The Politics of Mobility in Technology-Driven Commodity Chains: Developmental Coalitions in the Irish Software Industry.
International Journal of Urban and Regional Research, 28 (3).
National production systems have been fragmented from above and below Ã by emerging global production networks and regional systems of production. Increasingly,
national systems of production do not sit between global and local but are formed out of them (Castells, 1997). Yet the relationship between global and local production
networks is a tense one: while regional industrial systems enable more rewarding participation in global networks, participation in those networks simultaneously presents potential problems of the `hollowing out' of the region and of the `locking in' of the region at lower levels of the hierarchy of the international division of labour
(O'Hearn, 2001). Strategic participation in global networks of production and innovation is crucial to developing strong regional systems. But in order to negotiate
access to the upper reaches of the production and innovation hierarchy, a strong regional system is crucial. A dilemma presents itself for regions seeking to grow and
develop industrially: how to use global networks to develop the very local systems that will enable regions to bargain their way into a more favourable position within those
The information technology industry in the Republic of Ireland is a useful case for exploring these industrial development dilemmas. Since the 1950s, industrial policy in
Ireland has focused on the attraction of foreign investment. After initial growth in the 1960s and 1970s, an economy increasingly based on branch plants and transfer pricing ran into economic problems in the 1980s. Mass unemployment and emigration in the 1980s gave little sign of the economic boom to follow in the 1990s. Driven by foreign investment and governed by new `social partnership' institutions, the Celtic Tiger years of the 1990s represented a startling turnaround in economic fortunes so that Irish GDP outstripped the EU average by the late 1990s (OÃ Riain and O'Connell, 2000).
But if the economic growth of the 1990s is unquestioned, the extent and character of the industrial transformations underpinning it are more controversial. Some see the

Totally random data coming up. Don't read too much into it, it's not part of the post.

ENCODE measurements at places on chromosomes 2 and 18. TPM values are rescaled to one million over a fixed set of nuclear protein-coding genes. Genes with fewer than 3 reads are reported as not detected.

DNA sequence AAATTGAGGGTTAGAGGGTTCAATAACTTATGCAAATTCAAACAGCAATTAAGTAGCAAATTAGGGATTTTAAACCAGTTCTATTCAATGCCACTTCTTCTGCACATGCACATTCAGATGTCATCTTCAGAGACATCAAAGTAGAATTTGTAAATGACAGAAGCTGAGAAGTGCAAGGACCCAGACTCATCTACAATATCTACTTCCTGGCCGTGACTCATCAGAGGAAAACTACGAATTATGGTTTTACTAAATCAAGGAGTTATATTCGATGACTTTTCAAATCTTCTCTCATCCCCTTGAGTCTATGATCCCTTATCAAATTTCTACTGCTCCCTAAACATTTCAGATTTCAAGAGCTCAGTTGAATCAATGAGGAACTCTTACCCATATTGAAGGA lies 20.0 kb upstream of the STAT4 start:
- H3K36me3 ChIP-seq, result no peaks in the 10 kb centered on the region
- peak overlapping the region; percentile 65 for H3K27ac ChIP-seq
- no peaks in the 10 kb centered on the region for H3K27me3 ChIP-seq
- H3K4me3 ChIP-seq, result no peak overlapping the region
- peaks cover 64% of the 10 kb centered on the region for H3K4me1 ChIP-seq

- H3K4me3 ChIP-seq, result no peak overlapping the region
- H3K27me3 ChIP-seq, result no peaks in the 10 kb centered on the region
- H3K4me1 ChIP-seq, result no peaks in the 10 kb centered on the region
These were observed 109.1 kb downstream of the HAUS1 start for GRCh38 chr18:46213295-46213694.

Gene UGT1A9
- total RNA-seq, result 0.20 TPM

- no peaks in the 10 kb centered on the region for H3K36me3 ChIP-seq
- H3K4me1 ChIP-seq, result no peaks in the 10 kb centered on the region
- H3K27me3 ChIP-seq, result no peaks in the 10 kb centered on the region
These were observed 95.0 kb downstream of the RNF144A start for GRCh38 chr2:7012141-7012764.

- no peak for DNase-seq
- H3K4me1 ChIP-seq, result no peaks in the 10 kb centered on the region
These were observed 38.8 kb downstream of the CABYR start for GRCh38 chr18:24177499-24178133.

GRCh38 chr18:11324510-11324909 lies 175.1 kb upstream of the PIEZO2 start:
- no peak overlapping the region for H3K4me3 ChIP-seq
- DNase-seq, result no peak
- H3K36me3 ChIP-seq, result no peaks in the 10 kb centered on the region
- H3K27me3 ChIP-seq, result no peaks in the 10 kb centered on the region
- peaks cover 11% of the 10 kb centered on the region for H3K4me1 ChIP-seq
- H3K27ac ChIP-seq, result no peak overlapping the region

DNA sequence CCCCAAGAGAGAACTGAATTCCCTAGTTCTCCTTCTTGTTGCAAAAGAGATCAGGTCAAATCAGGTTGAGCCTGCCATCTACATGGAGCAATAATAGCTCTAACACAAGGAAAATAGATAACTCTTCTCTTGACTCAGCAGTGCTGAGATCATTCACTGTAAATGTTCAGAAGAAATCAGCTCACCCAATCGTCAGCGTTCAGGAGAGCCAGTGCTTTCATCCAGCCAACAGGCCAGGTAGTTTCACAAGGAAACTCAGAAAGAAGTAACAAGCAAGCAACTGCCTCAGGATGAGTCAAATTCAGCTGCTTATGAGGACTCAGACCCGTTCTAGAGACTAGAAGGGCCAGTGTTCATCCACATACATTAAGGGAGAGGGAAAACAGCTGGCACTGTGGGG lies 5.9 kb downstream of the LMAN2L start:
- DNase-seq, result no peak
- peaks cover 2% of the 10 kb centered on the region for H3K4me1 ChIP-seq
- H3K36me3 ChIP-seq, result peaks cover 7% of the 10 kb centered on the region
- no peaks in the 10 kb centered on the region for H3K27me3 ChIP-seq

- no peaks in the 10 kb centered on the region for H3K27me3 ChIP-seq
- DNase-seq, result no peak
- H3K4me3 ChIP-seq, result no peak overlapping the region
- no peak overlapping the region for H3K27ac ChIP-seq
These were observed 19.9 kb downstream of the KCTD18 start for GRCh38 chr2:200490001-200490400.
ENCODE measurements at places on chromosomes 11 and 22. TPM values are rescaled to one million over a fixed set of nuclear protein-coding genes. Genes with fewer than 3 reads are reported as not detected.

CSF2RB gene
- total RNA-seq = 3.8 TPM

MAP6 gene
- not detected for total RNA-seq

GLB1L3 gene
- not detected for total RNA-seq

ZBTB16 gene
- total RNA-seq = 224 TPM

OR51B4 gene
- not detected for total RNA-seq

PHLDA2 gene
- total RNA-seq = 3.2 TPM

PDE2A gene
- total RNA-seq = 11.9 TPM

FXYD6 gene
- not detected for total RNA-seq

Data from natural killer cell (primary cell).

Celtic Tiger years as bringing industrial upgrading led by foreign firms, while others see the influence of foreign firms as more pernicious, with Ireland in the 1990s largely the beneficiary of enormous entrepot flows of international capital (Barry, 1999; O'Hearn, 2001). However, while there are striking entrepot characteristics to foreign firms in
Ireland, significant industrial upgrading has occurred across a wide range of sectors. We see growth almost completely across the board in investment, R&D, employment,
professionalization and productivity (OÃ Riain, 2004a). Perhaps the central contradiction of Irish industrial development that has fostered the controversies of recent years is that entrepot activity and industrial upgrading occurred within the same sectors and even
within the same firms. An intriguing aspect of Irish development is the emergence of local deepening and upgrading from within these non-productive flows of capital.
This article uses these contradictions within the Irish industrial structure to explore the dilemmas of development in a world of global and local networks. Through a case
study of the development of the software industry, the most dynamic sector of the Irish economy in the 1990s, the article explores how an industry and region that was `locked
Volume 28.3 September 2004 642-63 International Journal of Urban and Regional Research Ã Joint Editors and Blackwell Publishing Ltd 2004. Published by Blackwell Publishing.
9600 Garsington Road, Oxford OX4 2DQ, UK and 350 Main St, Malden, MA 02148, USA in' to a dependent relationship of routine production within the global software production network managed to partially move up the production and technology chain to develop more sophisticated operations among foreign firms and an increasingly sophisticated Irish-owned sector.
The analysis suggests that state strategies are central to the ability of firms and territories to integrate into particular niches in global production networks. Relations
within production networks tend to become institutionalized and self-reproducing.
Firms and territories tend to remain locked in to a particular niche, in the absence of a
`development project' or coalition that mobilizes resources and cooperation to generate
a push into a niche further up the network hierarchy. The push for moving up the
network comes when a marginalized or vulnerable group within or on the edges of the
network makes an alliance with supportive public agencies (OÃ Riain, 2004b). Global production networks tend to institutionalize hierarchical relations, but this does not mean that it is impossible for developmental coalitions to mobilize around the connections and resources within those networks to enter new niches further up these
hierarchies. In practice, this requires a concerted and ongoing state policy of industrial development and innovation promotion.
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